Samsung Blames Weak Chip Market For Lower Earnings Forecast - InformationWeek

InformationWeek is part of the Informa Tech Division of Informa PLC

This site is operated by a business or businesses owned by Informa PLC and all copyright resides with them.Informa PLC's registered office is 5 Howick Place, London SW1P 1WG. Registered in England and Wales. Number 8860726.

IoT
IoT
Hardware & Infrastructure
News
3/28/2008
12:41 PM
Connect Directly
Facebook
Twitter
RSS
E-Mail
50%
50%

Samsung Blames Weak Chip Market For Lower Earnings Forecast

A soft semiconductor market and a weak global economy contribute to gloomier outlook.

Samsung lowered its annual sales forecast Friday, blaming a low dollar, high oil prices, and softness in the semiconductor market.

In January, Samsung projected more than 15% annual sales growth, based on demand for flat-screens, high-end mobile handsets, and possible improvement in the "collapsed" memory chip market.

"We will increase our global sales by over 10% this year from the previous year," said Samsung CEO Yun Jong-yong, in a statement. He did add that profit for the year is expected to be higher than last year as the company focuses on its four key businesses: semiconductors, mobile handsets, LCD panels, and TV sets. Samsung also claims to be the world's largest chipmaker; it is the world's second largest mobile phone maker with about 13% of the market, according to recent Gartner figures. Nokia's the largest at 40%; Motorola is third with about 12%.

Samsung's reduced forecast is just the latest sign that mobile phone makers are feeling the heat of a roiled global economy. Sony Ericsson lowered its quarterly forecast 10 days ago; Mitsubishi said in early March it is withdrawing from the mobile phone market entirely.

In its last fiscal year, Samsung reported 7% sales growth, with revenues of 63.18 trillion Korean won ($63.6 billion) last year with a net profit of 7.43 trillion Korean won ($7.48 billion).

With its diverse holdings, the company noted that its semiconductor business has been hardest hit, and that weakness there may reduce profits from its flat screen and mobile handset businesses. "The price of DRAM chips, which was expected to recover this year, is still in the doldrums, showing no signs of recovery," Samsung said.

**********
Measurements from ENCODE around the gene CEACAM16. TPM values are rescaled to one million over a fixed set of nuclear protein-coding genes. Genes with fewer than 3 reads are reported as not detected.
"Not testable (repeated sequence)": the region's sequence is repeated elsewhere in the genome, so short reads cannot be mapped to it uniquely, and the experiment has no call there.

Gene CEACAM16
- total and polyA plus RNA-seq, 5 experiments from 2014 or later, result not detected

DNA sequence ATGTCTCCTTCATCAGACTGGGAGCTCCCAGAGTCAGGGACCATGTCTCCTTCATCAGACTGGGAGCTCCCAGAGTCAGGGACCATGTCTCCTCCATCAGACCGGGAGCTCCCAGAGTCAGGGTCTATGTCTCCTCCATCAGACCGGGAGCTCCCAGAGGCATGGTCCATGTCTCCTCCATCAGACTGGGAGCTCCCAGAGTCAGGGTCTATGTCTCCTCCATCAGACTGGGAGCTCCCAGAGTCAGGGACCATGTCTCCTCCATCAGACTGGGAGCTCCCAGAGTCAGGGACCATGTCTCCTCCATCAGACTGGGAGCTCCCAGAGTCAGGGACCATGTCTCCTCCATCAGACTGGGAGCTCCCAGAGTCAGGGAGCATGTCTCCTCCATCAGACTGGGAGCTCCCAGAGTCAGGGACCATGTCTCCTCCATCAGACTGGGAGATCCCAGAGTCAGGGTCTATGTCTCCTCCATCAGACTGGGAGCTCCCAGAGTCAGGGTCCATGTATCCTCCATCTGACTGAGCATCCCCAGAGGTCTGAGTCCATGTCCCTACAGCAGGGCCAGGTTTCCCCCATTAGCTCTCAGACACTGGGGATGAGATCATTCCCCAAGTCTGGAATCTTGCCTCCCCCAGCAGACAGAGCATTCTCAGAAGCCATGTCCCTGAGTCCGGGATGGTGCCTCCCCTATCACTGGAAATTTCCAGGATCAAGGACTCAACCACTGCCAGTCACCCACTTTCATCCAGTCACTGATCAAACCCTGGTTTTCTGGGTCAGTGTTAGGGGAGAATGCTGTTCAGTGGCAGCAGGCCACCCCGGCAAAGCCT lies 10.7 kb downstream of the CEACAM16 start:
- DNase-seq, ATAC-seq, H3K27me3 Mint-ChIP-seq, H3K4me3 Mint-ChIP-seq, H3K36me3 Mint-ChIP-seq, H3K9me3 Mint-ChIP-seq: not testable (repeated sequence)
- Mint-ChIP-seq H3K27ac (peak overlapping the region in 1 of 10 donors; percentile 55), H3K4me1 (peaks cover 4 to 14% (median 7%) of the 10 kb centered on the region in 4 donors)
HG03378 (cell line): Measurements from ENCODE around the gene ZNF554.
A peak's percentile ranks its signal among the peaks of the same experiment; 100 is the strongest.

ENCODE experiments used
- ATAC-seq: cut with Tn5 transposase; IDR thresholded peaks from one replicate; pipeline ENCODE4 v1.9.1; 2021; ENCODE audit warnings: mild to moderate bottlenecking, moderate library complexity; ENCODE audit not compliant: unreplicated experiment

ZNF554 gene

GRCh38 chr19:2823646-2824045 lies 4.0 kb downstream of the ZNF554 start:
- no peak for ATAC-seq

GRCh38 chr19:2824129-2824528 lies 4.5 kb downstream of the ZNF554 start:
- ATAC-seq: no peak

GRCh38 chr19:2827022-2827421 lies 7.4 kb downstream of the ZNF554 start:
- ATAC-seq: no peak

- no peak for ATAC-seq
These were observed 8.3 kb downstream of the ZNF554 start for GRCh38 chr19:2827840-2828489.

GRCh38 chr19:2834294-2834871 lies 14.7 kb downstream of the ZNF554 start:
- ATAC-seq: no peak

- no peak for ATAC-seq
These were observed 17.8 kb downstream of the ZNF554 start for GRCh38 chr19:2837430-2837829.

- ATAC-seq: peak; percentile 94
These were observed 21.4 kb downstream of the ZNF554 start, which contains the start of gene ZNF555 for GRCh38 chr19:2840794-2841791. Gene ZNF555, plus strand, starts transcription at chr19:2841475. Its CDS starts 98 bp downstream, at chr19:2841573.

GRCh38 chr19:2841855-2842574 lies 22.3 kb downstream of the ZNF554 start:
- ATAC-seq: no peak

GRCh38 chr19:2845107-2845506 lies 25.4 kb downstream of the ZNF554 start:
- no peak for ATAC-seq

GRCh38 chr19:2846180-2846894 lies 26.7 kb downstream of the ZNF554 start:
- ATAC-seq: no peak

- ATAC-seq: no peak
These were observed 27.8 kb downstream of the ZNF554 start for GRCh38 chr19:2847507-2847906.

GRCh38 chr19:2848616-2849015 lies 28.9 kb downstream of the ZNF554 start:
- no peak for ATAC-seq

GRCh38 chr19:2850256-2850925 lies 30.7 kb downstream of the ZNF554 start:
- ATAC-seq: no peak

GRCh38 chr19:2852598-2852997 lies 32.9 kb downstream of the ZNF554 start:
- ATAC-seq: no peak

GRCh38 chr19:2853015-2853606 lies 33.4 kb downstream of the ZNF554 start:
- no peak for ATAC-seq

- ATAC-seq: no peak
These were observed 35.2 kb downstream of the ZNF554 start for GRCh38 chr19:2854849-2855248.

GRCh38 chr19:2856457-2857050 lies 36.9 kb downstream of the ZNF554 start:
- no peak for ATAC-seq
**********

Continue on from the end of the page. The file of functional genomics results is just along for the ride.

We welcome your comments on this topic on our social media channels, or [contact us directly] with questions about the site.
Comment  | 
Print  | 
More Insights
State of the Cloud
State of the Cloud
Cloud has drastically changed how IT organizations consume and deploy services in the digital age. This research report will delve into public, private and hybrid cloud adoption trends, with a special focus on infrastructure as a service and its role in the enterprise. Find out the challenges organizations are experiencing, and the technologies and strategies they are using to manage and mitigate those challenges today.
Commentary
Study Proposes 5 Primary Traits of Innovation Leaders
Joao-Pierre S. Ruth, Senior Writer,  11/8/2019
Slideshows
Top-Paying U.S. Cities for Data Scientists and Data Analysts
Cynthia Harvey, Freelance Journalist, InformationWeek,  11/5/2019
Slideshows
10 Strategic Technology Trends for 2020
Jessica Davis, Senior Editor, Enterprise Apps,  11/1/2019
Register for InformationWeek Newsletters
Video
Current Issue
Getting Started With Emerging Technologies
Looking to help your enterprise IT team ease the stress of putting new/emerging technologies such as AI, machine learning and IoT to work for their organizations? There are a few ways to get off on the right foot. In this report we share some expert advice on how to approach some of these seemingly daunting tech challenges.
White Papers
Slideshows
Twitter Feed
Sponsored Live Streaming Video
Everything You've Been Told About Mobility Is Wrong
Attend this video symposium with Sean Wisdom, Global Director of Mobility Solutions, and learn about how you can harness powerful new products to mobilize your business potential.
Sponsored Video
Flash Poll